How to Stop Panic Attacks: Inspired by Dr. Claire Weekes

This article discusses how you can stop panic attacks in their tracks. This was originally inspired by Dr. Claire Weekes.

Throughout my website, I provide various suggestions for alleviating panic attacks and taking back control; however, I think there is one thing that strongly needs to be said: on some level you never need to be concerned with this.

What do I mean?

Dr. Claire Weekes, M.D. who authored famous works on panic attacks, suggested that when one experiences a panic attack he or she should stop doing whatever he/she is doing.

For example, if you’re walking or in the middle of becoming entrenched in your own thoughts, just stop.  Become still.

When I was first introduced to the work of Dr. Claire Weekes, I was intrigued and came to learn how helpful they were.  Let me explain by way of an example.

If you have ever spent time in the outdoors whether you were hiking, camping, or whatever, you may have had the experience of losing your bearings; in other words getting off course and not being able to find your way back.  You know the feeling if you’ve ever experienced it.  It can be pretty scary. Your heart starts racing, your mouth gets dry, it’s hard to think straight, etc.

Many people will tell you that the best thing you can do if you get lost is to not panic, but moreover, you should stop walking.  Consult a compass.  Reason things out.  Walking around in circles can only exacerbate the situation.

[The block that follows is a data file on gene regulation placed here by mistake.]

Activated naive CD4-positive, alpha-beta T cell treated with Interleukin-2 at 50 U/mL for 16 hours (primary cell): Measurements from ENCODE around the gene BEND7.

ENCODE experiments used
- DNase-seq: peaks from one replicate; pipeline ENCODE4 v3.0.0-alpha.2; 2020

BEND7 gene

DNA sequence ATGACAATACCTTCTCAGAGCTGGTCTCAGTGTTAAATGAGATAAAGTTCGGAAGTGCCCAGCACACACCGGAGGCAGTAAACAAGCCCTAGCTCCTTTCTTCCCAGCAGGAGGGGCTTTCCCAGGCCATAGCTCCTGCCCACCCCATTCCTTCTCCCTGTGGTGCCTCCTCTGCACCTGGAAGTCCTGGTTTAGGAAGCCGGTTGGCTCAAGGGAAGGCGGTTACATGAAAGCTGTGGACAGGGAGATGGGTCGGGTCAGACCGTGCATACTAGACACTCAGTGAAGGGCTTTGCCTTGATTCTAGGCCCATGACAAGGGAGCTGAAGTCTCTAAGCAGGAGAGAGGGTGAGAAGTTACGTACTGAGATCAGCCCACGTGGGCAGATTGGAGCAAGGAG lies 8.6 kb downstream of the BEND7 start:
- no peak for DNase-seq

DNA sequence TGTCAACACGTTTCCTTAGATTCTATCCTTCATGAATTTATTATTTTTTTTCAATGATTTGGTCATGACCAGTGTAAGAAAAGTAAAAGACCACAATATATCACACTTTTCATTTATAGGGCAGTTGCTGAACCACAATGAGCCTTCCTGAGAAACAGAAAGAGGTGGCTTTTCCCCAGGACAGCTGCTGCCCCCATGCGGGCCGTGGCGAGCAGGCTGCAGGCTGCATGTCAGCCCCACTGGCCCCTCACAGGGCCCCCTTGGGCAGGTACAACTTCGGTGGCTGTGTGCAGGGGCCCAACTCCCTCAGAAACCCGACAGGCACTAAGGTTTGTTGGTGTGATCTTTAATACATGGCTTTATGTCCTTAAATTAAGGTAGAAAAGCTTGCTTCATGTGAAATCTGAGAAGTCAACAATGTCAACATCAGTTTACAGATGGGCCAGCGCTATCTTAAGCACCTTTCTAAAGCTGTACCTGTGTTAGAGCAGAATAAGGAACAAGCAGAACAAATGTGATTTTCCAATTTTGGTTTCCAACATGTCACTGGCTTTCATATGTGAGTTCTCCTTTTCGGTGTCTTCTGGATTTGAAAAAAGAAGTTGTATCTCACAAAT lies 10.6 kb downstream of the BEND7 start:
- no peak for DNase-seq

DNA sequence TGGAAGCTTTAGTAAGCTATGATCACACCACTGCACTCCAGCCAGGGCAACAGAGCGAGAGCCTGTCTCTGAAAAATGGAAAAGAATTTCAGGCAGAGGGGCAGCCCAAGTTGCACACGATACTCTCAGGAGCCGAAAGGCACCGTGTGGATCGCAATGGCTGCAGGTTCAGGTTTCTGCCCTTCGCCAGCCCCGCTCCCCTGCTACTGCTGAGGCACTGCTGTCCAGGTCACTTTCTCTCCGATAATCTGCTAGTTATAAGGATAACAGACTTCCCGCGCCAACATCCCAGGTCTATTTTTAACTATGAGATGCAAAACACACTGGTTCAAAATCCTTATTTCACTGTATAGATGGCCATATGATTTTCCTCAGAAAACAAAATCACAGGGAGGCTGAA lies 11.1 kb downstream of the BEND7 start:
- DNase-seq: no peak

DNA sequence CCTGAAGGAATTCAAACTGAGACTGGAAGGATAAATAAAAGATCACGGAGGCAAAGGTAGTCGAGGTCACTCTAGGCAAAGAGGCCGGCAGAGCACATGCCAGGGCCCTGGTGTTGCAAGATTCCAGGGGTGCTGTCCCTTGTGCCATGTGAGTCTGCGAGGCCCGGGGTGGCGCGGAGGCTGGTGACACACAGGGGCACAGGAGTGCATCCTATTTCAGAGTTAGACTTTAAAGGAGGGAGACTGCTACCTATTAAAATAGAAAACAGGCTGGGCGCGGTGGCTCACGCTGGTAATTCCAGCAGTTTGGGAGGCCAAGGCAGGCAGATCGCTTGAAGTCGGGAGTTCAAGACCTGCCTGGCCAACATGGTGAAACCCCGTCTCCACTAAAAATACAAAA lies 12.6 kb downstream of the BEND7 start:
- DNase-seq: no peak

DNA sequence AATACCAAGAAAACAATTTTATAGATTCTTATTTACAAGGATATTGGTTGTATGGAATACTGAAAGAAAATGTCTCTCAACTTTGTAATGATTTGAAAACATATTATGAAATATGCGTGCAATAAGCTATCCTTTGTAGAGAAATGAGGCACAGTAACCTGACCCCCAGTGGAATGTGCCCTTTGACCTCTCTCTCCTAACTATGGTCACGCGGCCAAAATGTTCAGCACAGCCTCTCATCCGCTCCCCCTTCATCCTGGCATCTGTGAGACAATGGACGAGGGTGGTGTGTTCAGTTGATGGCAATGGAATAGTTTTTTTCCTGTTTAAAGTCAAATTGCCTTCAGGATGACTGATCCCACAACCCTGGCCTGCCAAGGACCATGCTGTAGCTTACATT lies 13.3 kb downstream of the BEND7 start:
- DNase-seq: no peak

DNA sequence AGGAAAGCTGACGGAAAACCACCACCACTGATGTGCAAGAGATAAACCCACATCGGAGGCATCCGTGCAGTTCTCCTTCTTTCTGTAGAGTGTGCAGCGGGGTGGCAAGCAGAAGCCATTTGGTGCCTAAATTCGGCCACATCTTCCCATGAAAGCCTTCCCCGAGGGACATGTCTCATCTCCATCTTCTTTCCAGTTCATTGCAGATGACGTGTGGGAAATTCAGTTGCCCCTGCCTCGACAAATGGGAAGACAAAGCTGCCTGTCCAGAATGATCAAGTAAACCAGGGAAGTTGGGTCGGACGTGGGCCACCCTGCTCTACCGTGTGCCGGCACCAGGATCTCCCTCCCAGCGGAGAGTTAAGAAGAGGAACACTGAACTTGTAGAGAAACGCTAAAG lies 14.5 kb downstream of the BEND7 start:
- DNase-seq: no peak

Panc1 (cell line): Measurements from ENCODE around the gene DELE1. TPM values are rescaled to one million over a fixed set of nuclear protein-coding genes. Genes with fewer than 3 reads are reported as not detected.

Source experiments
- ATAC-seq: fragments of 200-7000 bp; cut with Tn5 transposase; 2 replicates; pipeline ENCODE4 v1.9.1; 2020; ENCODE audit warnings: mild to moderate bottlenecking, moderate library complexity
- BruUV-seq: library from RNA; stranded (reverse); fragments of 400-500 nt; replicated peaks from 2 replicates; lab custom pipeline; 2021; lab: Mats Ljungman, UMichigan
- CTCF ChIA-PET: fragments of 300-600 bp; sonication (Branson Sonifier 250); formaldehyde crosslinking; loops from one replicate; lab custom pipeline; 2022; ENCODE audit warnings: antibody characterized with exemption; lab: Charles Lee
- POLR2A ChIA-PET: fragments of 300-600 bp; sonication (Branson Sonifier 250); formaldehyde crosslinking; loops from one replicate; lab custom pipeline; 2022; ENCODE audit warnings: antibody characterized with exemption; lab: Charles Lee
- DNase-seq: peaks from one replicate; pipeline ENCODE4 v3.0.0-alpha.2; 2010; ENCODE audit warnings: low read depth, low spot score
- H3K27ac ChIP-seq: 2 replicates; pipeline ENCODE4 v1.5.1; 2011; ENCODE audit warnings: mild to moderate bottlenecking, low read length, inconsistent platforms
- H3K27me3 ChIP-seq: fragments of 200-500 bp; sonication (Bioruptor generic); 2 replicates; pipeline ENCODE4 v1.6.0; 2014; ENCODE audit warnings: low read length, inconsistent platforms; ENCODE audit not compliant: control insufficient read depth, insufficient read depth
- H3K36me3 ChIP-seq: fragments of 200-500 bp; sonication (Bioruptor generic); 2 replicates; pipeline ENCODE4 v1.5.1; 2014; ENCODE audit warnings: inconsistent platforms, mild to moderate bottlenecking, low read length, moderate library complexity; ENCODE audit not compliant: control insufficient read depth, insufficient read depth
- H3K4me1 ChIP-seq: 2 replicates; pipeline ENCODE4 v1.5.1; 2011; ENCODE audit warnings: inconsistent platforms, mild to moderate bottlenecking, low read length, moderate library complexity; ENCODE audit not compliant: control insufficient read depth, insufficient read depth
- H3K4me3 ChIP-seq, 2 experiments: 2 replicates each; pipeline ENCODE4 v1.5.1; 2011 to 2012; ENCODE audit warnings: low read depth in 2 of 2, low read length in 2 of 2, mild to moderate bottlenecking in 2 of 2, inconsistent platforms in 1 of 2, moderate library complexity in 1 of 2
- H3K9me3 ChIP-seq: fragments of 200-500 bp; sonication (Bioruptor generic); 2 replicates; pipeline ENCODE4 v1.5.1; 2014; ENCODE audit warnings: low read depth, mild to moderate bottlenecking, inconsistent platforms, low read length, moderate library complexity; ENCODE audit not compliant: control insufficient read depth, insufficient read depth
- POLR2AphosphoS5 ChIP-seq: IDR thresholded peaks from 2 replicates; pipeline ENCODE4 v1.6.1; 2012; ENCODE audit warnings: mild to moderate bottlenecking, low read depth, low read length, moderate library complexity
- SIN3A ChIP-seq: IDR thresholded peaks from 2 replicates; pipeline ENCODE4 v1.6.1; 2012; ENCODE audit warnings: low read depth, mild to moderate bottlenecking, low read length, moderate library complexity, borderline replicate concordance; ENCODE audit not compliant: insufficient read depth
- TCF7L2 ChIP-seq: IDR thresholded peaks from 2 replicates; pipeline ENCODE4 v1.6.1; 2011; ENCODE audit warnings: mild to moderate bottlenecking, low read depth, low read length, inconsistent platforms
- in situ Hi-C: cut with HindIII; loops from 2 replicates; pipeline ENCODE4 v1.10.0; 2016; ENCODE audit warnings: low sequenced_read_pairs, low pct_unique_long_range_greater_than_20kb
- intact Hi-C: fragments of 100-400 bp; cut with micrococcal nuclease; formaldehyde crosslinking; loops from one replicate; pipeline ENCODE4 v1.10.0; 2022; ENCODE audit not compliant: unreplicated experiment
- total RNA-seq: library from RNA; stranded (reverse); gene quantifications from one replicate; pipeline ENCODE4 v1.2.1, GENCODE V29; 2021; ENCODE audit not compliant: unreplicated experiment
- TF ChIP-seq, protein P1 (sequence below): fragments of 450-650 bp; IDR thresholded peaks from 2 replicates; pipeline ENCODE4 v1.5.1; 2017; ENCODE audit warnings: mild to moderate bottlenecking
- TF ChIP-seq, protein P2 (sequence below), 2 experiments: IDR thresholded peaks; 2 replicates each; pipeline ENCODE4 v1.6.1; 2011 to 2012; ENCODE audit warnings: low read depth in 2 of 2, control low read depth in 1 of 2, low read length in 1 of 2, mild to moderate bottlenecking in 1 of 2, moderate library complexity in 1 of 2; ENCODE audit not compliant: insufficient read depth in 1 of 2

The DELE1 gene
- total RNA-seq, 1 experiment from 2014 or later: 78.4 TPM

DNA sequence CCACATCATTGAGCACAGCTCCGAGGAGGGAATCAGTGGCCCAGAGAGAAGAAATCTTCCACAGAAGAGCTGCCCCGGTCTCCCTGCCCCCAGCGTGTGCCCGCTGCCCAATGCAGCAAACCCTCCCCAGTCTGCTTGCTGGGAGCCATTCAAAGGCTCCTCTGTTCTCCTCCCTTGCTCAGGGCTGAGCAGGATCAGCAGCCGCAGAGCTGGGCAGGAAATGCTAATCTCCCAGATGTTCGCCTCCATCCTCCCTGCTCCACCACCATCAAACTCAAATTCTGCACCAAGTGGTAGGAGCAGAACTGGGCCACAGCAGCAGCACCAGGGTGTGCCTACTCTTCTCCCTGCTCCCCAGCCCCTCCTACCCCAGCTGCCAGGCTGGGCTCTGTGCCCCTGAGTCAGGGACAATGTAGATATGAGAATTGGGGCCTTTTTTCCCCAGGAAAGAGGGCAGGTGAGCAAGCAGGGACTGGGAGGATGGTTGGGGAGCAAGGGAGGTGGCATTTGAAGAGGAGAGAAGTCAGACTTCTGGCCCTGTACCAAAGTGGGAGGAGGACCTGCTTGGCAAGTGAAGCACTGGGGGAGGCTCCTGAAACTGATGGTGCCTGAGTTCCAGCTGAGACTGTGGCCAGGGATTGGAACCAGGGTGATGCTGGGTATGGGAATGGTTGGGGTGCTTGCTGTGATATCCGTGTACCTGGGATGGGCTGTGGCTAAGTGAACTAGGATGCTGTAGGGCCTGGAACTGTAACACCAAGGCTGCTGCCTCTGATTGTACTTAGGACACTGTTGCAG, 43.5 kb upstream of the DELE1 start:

Just think about what many of most experienced outdoors persons have suggested: that while one can lose his or her bearings when in the woods, instead of getting into panic mode experienced persons know that they can reason out where they are and devise a plan to find their way back.  They will consult their compass and estimate how far they are out in the woods.  They will listen for the buzz of traffic from the nearest highway, listen for the nearest stream or water.

And, even if one finds themselves lost in the woods, one can spend a night in the woods safely by building a fire and temporary shelter. Then the next day, once rested and once the daylight returns, one is in a much better position to navigate the way out.

So it would seem that the thing to most fear in this situation is not the weather and animals but your own fear.  This is especially true with anxiety and panic attacks.  So Dr. Weekes’ suggestion can be very beneficial for anxiety and panic attack sufferers, but it extends much wider to anyone in a state of fear which might immobilize them in a situation.

Again with Dr. Weekes’ suggestion, which I consider a way how to stop panic attacks in their tracks, if you can stop doing whatever it is you’re doing, stop exacerbating the situation, control returns because you are no longer feeding your anxiety with your behaviour and you begin to enable yourself to think more clearly.

Allow yourself to think about the worst case scenario.  That is, what would happen if you stopped doing whatever it is you’re doing when you feel a panic attack coming on? Many people at first believe that they’ll spiral out of control, but this is not the case.  Rather, by not feeding your anxiety, you begin to feel better and regain the control that you never really did lose.

Like anything, this technique, inspired by Dr. Claire Weekes, requires practice.